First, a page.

The 54-room Fauchon L’Hôtel is the most fashionable new luxury hotel for gourmands. It’s an ambitious first venture into hospitality for one of France’s premier gourmet food brands and as one might expect, housemade sweets and treats tempt you, from fresh-baked macarons upon check-in to nougat and salted caramels by the elevator. Every room comes with an epic gourmet bar — a Roche Bobois – designed minibar that’s not so mini, but as big as a full-size refrigerator with dozens of complimentary Fauchon snacks both sweet and savory replenished daily, plus complimentary Fauchon brut rosé. The spa here is small but wonderful — like a private oasis with a pink mosaic steam room.
Breakfast is a multi-course affair, a parade of pastries, fruit, yogurt, French cheese, and softly scrambled, fried, or soft-boiled eggs, all served with Fauchon’s own honey, jellies, chocolate hazelnut spread, and tea. Afternoon tea is a pastry lover’s dream, accompanied by a selection of Fauchon teas and Fauchon’s own champagne. Glam’Hours is the Fauchon version of happy hour, where you people-watch on the terrace of Grand Cafe Fauchon while enjoying tea-infused cocktails and the best French cheese and charcuterie. Even if you aren’t that hungry at dinner, you can order tasting half portions of nearly all the dishes, including sea bream carpaccio, Fauchon pâté in a pastry crust with morels, and guinea fowl with sweet peas.
Blind-taste chocolate bonbons and learn to make chocolate truffles and confections with Edwart Chocolatier, one of Paris’ most innovative new chocolatiers, offering savory bonbon flavors like smoked Papua New Guinea single-origin chocolate, coriander praline, and oolong tea ganache. Book a customized class at the workshop underneath their Rue de Rivoli boutique. Or perhaps take a food tour off the beaten path with Eating Europe.
The new concept for L’Orangerie at Four Seasons Hotel George V is an entirely new direction for Parisian fine dining. There’s no meat here, but this gastronomic experience focuses on vegetables and seafood; it’s a detox, if you will, from traditional heavy French meals. Dishes like dill ravioli with spicy herb tartare and plump rehydrated goji berries or slow-roasted mango with olives and black truffle in a crisp milk crust are remarkable for their originality, artful presentation, and flavor. With only seven tables and 20 seats, the intimate space overlooking Four Seasons’ iconic courtyard books up fast.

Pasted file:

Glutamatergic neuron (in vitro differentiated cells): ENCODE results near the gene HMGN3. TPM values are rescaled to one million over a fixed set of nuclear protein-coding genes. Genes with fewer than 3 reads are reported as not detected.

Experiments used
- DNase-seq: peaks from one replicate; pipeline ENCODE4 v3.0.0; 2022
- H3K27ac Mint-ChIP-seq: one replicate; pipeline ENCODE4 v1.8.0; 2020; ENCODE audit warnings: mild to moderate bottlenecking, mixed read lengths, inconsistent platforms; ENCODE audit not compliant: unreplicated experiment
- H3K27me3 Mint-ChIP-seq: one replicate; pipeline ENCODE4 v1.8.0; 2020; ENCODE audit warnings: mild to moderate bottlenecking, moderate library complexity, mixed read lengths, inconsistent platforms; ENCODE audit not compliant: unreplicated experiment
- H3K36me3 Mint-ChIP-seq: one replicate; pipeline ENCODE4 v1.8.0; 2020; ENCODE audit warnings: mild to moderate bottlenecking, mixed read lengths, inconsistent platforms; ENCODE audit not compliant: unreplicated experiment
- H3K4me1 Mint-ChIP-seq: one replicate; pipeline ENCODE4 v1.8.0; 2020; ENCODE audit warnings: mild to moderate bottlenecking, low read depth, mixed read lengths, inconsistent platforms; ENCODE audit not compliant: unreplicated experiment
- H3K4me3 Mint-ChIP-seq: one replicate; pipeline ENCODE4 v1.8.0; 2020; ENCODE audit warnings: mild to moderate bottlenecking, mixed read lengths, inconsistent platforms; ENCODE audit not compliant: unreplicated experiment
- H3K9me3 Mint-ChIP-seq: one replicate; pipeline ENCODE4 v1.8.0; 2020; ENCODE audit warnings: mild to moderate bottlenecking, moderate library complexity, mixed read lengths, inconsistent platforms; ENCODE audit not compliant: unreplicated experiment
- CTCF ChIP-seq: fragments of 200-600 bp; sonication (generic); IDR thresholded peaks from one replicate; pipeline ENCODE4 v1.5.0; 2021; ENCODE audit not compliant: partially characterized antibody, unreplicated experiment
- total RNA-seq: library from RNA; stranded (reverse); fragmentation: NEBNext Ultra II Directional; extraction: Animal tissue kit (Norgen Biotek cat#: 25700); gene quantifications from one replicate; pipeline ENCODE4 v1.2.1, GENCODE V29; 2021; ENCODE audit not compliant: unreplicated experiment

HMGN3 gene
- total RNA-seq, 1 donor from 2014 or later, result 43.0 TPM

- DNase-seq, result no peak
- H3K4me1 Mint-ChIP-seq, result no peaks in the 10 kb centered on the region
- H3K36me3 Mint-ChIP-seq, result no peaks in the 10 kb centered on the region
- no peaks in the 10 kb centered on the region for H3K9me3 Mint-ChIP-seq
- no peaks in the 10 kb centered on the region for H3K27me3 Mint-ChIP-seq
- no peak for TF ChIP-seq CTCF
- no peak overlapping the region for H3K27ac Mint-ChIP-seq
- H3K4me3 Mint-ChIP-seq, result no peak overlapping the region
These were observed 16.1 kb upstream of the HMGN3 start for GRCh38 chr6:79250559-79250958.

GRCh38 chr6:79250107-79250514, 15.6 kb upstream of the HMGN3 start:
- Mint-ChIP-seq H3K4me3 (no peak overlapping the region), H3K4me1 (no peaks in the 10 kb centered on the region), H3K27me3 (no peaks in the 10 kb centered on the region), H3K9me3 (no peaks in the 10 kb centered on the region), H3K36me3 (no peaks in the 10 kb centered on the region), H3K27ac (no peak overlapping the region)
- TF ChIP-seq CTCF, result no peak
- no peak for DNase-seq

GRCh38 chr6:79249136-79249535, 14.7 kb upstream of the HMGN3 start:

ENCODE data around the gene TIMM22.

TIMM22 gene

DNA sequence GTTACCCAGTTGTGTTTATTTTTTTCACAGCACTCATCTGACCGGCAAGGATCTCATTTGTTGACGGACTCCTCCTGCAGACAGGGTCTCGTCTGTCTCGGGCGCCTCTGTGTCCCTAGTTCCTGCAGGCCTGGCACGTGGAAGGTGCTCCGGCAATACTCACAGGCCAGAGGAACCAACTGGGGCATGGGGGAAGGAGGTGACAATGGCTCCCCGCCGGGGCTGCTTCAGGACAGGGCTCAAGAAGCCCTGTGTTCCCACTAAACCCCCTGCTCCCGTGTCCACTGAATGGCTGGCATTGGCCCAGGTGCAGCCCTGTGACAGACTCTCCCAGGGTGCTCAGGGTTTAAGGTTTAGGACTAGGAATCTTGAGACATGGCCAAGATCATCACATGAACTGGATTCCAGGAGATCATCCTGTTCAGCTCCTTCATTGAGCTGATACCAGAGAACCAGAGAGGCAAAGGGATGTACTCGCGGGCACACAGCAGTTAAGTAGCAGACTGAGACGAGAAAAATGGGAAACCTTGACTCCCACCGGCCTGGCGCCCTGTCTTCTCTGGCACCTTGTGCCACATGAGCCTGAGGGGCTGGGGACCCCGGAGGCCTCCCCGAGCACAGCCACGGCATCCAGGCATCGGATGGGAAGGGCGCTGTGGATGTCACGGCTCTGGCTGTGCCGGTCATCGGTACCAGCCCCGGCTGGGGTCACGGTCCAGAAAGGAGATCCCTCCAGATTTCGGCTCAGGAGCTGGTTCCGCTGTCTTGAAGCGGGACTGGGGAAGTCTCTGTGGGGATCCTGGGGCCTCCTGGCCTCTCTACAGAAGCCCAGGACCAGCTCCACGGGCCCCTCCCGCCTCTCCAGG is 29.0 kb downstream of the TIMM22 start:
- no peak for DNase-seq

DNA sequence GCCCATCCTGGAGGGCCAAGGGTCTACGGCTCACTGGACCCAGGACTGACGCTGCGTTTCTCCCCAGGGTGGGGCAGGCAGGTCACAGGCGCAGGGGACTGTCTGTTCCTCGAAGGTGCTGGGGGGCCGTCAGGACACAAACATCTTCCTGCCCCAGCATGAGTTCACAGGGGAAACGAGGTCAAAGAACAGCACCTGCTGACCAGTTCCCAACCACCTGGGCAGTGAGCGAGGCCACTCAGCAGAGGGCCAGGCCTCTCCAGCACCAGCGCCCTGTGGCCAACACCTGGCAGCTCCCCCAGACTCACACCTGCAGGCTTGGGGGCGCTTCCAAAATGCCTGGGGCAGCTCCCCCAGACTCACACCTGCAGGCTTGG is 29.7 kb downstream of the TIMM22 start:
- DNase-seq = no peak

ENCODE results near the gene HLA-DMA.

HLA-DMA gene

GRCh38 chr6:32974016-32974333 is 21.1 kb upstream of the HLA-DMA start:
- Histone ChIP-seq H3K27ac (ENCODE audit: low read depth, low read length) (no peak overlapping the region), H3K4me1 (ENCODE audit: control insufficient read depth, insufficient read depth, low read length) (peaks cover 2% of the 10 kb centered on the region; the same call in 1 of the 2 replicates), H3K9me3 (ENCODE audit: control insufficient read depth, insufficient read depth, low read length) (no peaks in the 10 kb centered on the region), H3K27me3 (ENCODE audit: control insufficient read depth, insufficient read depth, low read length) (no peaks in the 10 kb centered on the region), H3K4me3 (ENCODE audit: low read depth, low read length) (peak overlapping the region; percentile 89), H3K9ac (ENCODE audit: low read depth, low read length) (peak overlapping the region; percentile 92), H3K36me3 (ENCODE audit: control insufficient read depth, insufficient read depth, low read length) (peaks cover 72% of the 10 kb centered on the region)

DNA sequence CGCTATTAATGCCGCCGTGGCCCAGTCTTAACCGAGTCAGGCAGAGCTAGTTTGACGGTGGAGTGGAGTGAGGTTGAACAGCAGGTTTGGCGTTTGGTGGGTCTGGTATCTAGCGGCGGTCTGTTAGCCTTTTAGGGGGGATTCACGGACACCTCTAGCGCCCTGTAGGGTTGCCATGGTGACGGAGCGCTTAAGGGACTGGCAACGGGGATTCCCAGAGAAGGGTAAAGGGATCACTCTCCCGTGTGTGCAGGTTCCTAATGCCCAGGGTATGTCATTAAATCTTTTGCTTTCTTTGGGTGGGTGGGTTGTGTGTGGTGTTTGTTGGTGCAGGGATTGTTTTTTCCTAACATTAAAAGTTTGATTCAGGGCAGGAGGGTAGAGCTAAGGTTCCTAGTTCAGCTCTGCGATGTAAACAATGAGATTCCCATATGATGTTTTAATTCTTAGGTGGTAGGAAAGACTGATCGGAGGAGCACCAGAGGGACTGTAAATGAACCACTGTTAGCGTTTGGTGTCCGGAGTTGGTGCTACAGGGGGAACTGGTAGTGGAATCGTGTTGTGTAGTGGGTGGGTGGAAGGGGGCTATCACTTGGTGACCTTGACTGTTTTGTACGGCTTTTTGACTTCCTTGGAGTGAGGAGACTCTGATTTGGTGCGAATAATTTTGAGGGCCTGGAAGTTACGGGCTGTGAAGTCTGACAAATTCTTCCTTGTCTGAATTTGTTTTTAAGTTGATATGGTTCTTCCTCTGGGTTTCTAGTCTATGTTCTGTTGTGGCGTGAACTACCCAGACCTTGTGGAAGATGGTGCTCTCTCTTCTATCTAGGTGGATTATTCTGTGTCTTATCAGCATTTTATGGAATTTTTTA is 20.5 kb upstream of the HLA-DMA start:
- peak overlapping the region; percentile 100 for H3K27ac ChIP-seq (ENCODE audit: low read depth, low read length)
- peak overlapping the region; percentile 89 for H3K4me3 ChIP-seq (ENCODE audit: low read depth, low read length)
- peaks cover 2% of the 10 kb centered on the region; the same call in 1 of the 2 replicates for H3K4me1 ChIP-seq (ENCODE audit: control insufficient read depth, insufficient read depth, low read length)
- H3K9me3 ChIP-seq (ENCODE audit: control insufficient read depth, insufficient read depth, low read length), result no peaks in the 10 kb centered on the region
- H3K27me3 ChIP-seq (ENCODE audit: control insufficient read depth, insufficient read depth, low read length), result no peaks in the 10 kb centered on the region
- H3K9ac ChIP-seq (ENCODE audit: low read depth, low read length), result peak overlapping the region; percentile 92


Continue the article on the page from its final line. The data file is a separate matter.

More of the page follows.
While the Four Seasons has exquisite non-alcoholic cocktails, Bordeaux wine lovers should head to Le Clarence. This private mansion built in 1884 is home to one of Paris’ top fine-dining restaurants, owned by Domaine Clarence Dillon, which represents some of the finest terroir in Bordeaux, including Château Haut-Brion, Château La Mission Haut-Brion, and Château Quintus in Saint-Émilion. Seafood here is impeccably prepared, including Brittany langoustines and tender turbot draped with pig’s ear, anchovy, and French beans. Perfect to enjoy at a leisurely pace with aged sémillon in the library or drawing room.
The signature dessert by Four Seasons pastry chef Maxime Frédéric is a meringue flower that’s nearly too pretty to eat. Fifty individual petals are tweezered impeccably over a dome of creamy raspberry delight perfumed with peppermint.
Amber Gibson spends 340 nights a year in hotels searching for the latest and greatest in the travel industry. Her writing and photographs have appeared in print, online, and on the radio for outlets including Four Seasons Magazine, NPR, Saveur, Departures, Rhapsody, Hemispheres, American Way, Private Air, Wine Folly, Plate, Chicago Magazine, Tasting Table, and Serious Eats. She graduated as valedictorian from Northwestern University’s Medill School of Journalism and received a fellowship to attend the 2017 Wine Writers Symposium at Meadowood Napa Valley. Champagne, dark chocolate, and gelato are her biggest weaknesses. She also admires and supports CAASE in Chicago. Follow her adventures on Instagram and Twitter.